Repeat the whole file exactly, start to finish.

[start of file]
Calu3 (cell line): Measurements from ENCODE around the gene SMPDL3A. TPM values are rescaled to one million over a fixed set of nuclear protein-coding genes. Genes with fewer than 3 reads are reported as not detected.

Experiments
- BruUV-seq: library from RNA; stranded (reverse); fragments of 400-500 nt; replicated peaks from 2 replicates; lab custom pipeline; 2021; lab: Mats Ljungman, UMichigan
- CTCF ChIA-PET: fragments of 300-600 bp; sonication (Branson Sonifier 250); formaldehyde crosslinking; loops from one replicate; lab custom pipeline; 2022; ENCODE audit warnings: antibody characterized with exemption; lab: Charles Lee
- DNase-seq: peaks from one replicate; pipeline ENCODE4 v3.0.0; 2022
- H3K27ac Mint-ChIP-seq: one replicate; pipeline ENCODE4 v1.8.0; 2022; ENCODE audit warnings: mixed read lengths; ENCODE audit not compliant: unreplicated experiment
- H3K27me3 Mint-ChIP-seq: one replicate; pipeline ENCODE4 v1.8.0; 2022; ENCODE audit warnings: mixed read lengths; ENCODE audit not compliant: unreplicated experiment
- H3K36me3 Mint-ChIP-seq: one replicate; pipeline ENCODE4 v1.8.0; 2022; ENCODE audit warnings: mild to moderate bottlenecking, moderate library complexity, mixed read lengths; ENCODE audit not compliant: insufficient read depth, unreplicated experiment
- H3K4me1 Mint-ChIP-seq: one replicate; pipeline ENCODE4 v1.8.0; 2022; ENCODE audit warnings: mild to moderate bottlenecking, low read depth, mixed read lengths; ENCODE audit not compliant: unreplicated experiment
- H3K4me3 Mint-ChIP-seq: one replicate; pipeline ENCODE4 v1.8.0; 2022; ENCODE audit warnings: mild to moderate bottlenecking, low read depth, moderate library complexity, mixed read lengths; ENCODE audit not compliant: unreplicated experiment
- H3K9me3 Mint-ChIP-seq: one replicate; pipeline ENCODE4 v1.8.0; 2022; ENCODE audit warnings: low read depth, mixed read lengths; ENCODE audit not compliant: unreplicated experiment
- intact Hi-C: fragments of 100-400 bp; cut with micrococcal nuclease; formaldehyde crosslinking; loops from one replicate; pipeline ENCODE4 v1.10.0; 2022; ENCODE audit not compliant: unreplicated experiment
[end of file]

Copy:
Calu3 (cell line): Measurements from ENCODE around the gene SMPDL3A. TPM values are rescaled to one million over a fixed set of nuclear protein-coding genes. Genes with fewer than 3 reads are reported as not detected.

Experiments
- BruUV-seq: library from RNA; stranded (reverse); fragments of 400-500 nt; replicated peaks from 2 replicates; lab custom pipeline; 2021; lab: Mats Ljungman, UMichigan
- CTCF ChIA-PET: fragments of 300-600 bp; sonication (Branson Sonifier 250); formaldehyde crosslinking; loops from one replicate; lab custom pipeline; 2022; ENCODE audit warnings: antibody characterized with exemption; lab: Charles Lee
- DNase-seq: peaks from one replicate; pipeline ENCODE4 v3.0.0; 2022
- H3K27ac Mint-ChIP-seq: one replicate; pipeline ENCODE4 v1.8.0; 2022; ENCODE audit warnings: mixed read lengths; ENCODE audit not compliant: unreplicated experiment
- H3K27me3 Mint-ChIP-seq: one replicate; pipeline ENCODE4 v1.8.0; 2022; ENCODE audit warnings: mixed read lengths; ENCODE audit not compliant: unreplicated experiment
- H3K36me3 Mint-ChIP-seq: one replicate; pipeline ENCODE4 v1.8.0; 2022; ENCODE audit warnings: mild to moderate bottlenecking, moderate library complexity, mixed read lengths; ENCODE audit not compliant: insufficient read depth, unreplicated experiment
- H3K4me1 Mint-ChIP-seq: one replicate; pipeline ENCODE4 v1.8.0; 2022; ENCODE audit warnings: mild to moderate bottlenecking, low read depth, mixed read lengths; ENCODE audit not compliant: unreplicated experiment
- H3K4me3 Mint-ChIP-seq: one replicate; pipeline ENCODE4 v1.8.0; 2022; ENCODE audit warnings: mild to moderate bottlenecking, low read depth, moderate library complexity, mixed read lengths; ENCODE audit not compliant: unreplicated experiment
- H3K9me3 Mint-ChIP-seq: one replicate; pipeline ENCODE4 v1.8.0; 2022; ENCODE audit warnings: low read depth, mixed read lengths; ENCODE audit not compliant: unreplicated experiment
- intact Hi-C: fragments of 100-400 bp; cut with micrococcal nuclease; formaldehyde crosslinking; loops from one replicate; pipeline ENCODE4 v1.10.0; 2022; ENCODE audit not compliant: unreplicated experiment